Livio Sassetti Brunello di Montalcino Pertimali 2013
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For over three generations, the Sassetti family has been producing wine in Montalcino. The "Podere Pertimali" with its 16 hectares of vineyards is nestled on a slope in the Montosoli hill, north of Montalcino, one of the most favourable terroirs for Sangiovese in the area. Maintaining the family tradition, Livio has renovated and extended the vineyards, retaining the genetic material of the original vines and preserving their primigenial characteristics.
In 1967, Livio is among the founders of Consorzio del Brunello di Montalcino. In 1968, Livio built a terracotta wall in his cellar, to keep the old vintages of the wines produced by his family. Today, this collection counts over 1000 bottles, among which stands out the 'grandmother' of the current production, a bottle dated 1915!
In 1999 The Sassetti family purchased a property in the Tuscan Maremma, La Querciolina. within the DOC Montecucco. Thanks to their passion and experience, untended fields turned into vineyards able to produce Sangiovese and Ciliegiolo of great quality.
Today, both wineries are managed by Lorenzo Sassetti, Livio's son, who is focused in continuing his family's winemaking tradition.
Famous for its bold, layered and long-lived red, Brunello di Montalcino, the town of Montalcino is about 70 miles south of Florence, and has a warmer and drier climate than that of its neighbor, Chianti. The Sangiovese grape is king here, as it is in Chianti, but Montalcino has its own clone called Brunello.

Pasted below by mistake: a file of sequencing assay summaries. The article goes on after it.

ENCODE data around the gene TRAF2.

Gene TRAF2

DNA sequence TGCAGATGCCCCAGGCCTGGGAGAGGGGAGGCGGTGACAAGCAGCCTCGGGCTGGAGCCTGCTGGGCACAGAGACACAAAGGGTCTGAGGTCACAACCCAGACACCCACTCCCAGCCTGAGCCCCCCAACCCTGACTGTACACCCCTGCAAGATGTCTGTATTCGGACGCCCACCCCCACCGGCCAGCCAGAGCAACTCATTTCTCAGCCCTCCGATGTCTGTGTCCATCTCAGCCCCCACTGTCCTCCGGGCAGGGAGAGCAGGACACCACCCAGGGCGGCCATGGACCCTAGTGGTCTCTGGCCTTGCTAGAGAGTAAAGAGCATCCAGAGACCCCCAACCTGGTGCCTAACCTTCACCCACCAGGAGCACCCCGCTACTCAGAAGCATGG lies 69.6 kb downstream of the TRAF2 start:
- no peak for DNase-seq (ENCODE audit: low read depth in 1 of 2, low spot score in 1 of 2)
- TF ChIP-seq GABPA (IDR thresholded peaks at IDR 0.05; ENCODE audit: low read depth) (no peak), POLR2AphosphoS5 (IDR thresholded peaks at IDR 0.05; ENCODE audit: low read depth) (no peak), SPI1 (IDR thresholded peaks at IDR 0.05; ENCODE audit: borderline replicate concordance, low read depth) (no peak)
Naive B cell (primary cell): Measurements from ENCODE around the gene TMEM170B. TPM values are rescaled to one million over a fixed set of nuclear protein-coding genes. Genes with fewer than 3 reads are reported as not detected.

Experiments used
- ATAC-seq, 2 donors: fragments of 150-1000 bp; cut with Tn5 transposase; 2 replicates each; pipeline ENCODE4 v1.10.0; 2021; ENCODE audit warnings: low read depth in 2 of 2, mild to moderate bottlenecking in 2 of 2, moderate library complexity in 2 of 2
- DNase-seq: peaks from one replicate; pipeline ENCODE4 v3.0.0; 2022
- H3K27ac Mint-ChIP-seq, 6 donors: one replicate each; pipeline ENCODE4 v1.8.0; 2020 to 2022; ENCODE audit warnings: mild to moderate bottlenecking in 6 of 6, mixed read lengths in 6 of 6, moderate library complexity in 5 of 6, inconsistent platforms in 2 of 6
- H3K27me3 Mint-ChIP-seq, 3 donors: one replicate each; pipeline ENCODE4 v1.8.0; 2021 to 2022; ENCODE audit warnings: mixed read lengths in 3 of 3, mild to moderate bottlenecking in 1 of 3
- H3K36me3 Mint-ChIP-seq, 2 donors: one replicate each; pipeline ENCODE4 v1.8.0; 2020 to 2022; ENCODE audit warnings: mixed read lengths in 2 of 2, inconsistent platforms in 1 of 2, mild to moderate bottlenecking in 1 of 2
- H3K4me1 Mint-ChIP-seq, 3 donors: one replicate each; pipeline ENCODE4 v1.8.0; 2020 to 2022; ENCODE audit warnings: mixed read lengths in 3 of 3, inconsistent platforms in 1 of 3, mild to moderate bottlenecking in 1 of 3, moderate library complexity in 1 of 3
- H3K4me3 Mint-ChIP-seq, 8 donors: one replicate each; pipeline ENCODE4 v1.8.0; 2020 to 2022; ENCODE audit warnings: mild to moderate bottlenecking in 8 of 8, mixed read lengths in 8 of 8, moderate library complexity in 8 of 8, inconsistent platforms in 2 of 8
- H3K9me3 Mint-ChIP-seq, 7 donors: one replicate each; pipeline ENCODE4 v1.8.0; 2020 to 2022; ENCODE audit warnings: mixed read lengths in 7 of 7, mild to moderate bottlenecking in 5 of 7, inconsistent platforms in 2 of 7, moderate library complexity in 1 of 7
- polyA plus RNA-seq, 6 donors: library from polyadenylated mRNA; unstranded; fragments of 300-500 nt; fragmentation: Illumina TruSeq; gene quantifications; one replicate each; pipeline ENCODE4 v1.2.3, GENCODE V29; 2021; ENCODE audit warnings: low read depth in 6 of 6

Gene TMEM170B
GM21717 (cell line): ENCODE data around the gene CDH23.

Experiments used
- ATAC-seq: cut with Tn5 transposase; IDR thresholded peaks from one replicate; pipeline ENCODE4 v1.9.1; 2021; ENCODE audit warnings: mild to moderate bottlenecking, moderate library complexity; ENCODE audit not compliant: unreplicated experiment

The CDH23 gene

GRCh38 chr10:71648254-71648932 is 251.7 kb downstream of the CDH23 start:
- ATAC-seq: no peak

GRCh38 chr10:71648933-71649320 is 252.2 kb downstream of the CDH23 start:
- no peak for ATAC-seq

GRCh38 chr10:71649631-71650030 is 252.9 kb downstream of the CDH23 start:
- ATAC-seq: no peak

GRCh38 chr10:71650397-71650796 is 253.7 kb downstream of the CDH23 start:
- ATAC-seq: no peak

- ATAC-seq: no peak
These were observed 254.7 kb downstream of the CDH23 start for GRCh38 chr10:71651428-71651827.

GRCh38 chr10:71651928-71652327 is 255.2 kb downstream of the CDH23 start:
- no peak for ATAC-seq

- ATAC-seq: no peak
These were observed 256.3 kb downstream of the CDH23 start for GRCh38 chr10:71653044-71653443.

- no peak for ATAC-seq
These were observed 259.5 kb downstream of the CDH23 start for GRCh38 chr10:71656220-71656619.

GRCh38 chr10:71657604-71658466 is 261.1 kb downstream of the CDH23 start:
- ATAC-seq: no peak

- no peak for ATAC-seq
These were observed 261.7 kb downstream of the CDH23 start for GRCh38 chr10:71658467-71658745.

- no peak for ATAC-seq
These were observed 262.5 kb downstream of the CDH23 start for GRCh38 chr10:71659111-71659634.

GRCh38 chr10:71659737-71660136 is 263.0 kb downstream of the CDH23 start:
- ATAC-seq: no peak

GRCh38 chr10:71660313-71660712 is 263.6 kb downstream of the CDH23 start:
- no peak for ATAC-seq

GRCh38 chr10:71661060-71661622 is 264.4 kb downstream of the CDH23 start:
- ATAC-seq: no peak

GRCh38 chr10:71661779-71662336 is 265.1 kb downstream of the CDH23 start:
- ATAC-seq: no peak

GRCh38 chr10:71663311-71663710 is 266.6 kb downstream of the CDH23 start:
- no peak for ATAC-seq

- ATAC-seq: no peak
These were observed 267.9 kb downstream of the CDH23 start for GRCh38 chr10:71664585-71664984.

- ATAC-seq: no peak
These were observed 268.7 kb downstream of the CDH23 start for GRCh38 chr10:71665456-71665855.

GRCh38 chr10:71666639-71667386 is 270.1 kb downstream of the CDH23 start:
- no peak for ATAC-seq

The Brunello vineyards of Montalcino blanket the rolling hills surrounding the village and fan out at various elevations, creating the potential for Brunello wines expressing different styles. From the valleys, where deeper deposits of clay are found, come wines typically bolder, more concentrated and rich in opulent black fruit. The hillside vineyards produce wines more concentrated in red fruits and floral aromas; these sites reach up to over 1,600 feet and have shallow soils of rocks and shale.
Brunello di Montalcino by law must be aged a minimum of four years, including two years in barrel before realease and once released, typically needs more time in bottle for its drinking potential to be fully reached. The good news is that Montalcino makes a “baby brother” version. The wines called Rosso di Montalcino are often made from younger vines, aged for about a year before release, offer extraordinary values and are ready to drink young.
Among Italy's elite red grape varieties, Sangiovese has the perfect intersection of bright red fruit and savory earthiness and is responsible for the best red wines of Tuscany. While it is best known as the chief component of Chianti, it is also the main grape in Vino Nobile di Montepulciano and reaches the height of its power and intensity in the complex, long-lived Brunello di Montalcino. Somm Secret—Sangiovese doubles under the alias, Nielluccio, on the French island of Corsica where it produces distinctly floral and refreshing reds and rosés.